The District Court found that California law would not recognize Major Shaff's Dominican Republic divorce, and therefore that Major Shaff's marriage to Luz would be illegal and void as a bigamous subsequent marriage under California Civil Code Sec. 4401. The District Court reasoned that the divorce would be invalid in California as against public policy because: 1) Lois had no notice of the proceedings, Mullane v. Central Hanover Trust Co., 339 U.S. 306, 314, 70 S. Ct. 652, 657, 94 L. Ed. 865, 873 (1950), In re La Opinion, 10 Cal. App. 3d 1012, 1019 n. 3, 89 Cal. Rptr. 404, 409 n. 3 (1970); and 2) the Dominican Republic had no legitimate interest in the marriage since neither Donald nor Lois resided there, Crouch v. Crouch, 28 Cal. 2d 243, 249, 169 P.2d 897 (1946). The District Court was not clearly erroneous in its application of the California family law, and we accept its conclusion that Lois, not Luz, is Major Shaff's legal widow. Accordingly, we affirm the District Court's summary judgment against Luz.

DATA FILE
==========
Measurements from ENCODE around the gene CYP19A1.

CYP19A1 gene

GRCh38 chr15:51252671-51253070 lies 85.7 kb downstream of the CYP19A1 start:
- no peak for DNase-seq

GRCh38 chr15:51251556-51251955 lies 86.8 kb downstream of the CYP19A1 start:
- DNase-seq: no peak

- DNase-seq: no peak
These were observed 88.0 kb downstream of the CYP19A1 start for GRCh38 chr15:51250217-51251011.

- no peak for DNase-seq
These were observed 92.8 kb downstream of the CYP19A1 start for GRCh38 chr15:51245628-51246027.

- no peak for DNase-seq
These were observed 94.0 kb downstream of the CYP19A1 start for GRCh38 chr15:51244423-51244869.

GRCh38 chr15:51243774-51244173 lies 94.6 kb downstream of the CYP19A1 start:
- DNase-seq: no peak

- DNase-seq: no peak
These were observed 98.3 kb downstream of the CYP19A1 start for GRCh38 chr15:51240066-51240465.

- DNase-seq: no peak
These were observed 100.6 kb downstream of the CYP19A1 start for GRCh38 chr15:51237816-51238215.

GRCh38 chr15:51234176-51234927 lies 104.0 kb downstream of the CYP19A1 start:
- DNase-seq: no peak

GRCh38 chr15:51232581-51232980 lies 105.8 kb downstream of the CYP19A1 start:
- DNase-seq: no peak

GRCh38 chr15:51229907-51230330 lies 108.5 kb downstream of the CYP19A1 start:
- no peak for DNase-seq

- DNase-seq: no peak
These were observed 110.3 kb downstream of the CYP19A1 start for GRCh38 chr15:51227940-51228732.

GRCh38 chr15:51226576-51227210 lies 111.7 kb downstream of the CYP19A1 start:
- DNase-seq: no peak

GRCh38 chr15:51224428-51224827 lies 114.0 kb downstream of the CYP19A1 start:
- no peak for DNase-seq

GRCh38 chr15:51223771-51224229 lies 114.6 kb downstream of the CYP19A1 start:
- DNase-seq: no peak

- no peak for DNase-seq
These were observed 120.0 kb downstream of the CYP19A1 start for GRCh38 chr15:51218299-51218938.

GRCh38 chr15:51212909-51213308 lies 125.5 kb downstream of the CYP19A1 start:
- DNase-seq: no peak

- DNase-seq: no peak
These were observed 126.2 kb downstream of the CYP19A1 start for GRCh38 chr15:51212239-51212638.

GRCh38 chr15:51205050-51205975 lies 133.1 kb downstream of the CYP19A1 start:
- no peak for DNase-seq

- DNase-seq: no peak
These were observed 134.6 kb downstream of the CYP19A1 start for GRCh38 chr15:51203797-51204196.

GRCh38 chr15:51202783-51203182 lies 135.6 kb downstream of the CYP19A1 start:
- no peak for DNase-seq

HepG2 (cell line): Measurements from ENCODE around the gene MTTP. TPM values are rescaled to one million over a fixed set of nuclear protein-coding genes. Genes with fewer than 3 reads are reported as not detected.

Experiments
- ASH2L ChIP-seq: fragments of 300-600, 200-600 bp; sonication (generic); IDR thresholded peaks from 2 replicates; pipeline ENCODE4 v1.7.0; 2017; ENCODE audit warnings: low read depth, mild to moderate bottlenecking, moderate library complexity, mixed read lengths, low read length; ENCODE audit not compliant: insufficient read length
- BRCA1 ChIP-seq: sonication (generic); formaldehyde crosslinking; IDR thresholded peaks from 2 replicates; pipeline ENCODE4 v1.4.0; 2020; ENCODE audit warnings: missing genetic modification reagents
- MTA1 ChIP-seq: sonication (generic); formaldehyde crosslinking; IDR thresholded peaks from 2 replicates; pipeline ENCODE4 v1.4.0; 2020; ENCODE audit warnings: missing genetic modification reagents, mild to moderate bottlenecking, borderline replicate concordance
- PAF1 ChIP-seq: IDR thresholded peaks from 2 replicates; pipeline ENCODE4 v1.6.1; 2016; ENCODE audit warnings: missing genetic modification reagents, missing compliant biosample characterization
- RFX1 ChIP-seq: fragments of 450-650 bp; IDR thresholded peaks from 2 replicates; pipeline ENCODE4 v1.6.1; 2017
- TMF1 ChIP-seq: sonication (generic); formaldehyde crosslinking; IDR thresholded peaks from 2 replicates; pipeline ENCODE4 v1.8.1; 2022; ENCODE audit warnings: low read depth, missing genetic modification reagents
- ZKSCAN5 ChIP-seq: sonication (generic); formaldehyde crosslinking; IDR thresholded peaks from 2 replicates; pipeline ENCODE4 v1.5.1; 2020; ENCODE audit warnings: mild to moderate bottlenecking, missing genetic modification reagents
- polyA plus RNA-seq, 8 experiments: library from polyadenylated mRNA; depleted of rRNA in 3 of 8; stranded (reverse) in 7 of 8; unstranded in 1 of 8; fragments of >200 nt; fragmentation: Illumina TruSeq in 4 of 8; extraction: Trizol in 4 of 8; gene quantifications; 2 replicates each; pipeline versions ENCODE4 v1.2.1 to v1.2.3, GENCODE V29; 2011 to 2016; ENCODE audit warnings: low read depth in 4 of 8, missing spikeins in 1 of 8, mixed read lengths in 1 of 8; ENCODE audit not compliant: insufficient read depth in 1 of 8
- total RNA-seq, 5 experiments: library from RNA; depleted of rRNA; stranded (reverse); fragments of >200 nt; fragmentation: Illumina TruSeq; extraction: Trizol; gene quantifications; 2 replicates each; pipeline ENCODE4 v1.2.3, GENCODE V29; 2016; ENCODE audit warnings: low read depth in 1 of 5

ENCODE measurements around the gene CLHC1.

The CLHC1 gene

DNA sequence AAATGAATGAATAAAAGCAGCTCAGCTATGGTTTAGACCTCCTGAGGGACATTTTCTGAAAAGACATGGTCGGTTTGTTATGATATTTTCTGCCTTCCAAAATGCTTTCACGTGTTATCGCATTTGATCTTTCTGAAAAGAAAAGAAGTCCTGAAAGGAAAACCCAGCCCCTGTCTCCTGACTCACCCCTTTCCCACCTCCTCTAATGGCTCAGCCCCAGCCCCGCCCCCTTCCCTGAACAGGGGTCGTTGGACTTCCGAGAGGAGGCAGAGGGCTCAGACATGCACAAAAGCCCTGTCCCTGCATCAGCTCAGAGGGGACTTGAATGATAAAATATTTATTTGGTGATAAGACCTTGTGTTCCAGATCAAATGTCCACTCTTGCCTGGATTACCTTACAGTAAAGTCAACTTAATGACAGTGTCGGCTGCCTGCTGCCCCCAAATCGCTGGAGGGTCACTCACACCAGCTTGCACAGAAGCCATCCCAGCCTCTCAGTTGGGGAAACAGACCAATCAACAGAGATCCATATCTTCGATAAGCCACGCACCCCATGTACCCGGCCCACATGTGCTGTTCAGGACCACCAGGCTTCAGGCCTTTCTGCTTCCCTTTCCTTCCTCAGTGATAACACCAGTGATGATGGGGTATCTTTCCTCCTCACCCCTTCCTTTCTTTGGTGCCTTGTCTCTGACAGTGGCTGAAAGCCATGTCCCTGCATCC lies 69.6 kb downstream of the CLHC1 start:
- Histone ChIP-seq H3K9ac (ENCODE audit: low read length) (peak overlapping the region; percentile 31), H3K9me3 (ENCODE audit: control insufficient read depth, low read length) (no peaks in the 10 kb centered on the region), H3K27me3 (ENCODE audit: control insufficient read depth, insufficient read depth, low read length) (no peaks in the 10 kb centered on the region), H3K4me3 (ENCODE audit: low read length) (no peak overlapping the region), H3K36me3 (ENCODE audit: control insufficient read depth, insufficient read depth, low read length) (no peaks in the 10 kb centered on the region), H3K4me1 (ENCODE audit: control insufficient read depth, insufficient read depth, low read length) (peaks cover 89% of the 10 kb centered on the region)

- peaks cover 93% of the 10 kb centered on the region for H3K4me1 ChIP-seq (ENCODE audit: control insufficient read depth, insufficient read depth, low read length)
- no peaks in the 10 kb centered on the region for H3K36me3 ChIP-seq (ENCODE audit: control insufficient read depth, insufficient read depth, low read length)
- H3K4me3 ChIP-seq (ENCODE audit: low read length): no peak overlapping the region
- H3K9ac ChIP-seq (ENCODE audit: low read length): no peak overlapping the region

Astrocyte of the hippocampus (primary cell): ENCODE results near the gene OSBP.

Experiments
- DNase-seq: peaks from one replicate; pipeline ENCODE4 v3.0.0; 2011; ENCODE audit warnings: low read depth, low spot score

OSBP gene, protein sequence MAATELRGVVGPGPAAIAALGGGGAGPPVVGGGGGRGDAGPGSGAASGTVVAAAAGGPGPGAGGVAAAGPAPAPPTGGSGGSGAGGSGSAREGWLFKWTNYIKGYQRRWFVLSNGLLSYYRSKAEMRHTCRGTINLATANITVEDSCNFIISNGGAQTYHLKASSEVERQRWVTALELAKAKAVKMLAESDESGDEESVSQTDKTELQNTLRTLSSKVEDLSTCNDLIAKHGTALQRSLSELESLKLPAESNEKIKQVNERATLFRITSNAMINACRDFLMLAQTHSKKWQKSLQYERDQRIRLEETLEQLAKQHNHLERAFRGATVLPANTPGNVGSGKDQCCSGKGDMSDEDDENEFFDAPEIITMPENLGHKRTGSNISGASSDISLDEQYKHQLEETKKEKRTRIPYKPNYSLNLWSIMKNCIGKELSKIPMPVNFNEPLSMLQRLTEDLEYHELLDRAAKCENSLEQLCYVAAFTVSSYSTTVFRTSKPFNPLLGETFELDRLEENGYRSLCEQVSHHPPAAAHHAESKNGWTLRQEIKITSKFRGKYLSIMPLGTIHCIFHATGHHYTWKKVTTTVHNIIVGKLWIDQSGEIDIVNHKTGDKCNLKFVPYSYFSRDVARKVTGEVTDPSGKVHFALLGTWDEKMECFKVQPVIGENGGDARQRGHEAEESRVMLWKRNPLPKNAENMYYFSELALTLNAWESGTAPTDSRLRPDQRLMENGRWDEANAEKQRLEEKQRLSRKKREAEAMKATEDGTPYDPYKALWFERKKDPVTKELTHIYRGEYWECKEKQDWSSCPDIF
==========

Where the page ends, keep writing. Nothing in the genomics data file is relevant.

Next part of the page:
However, we cannot agree with the District Court that Lois is entitled to the annuity. For existing retirees as of 1972, the SBP is a voluntary plan, in which existing retirees must affirmatively elect to participate.2 Act of September 21, 1972, Pub. L. No. 92-425 Sec. 3(b), 86 Stat. 706, 711-712, as amended by Department of Defense Appropriation Authorization Act of 1974, Pub. L. No. 93-155, Title VIII Sec. 804, 87 Stat. 605, 615 (1973); Dept. of Defense Directive No. 1332.27, Secs. 601(a), 601(b) (1974). Under the SBP, a portion of the participant's retired pay is deducted to provide an annuity to survivors after the retiree's death. A participating retiree may designate as beneficiary either the spouse, the spouse and children, or the children only.3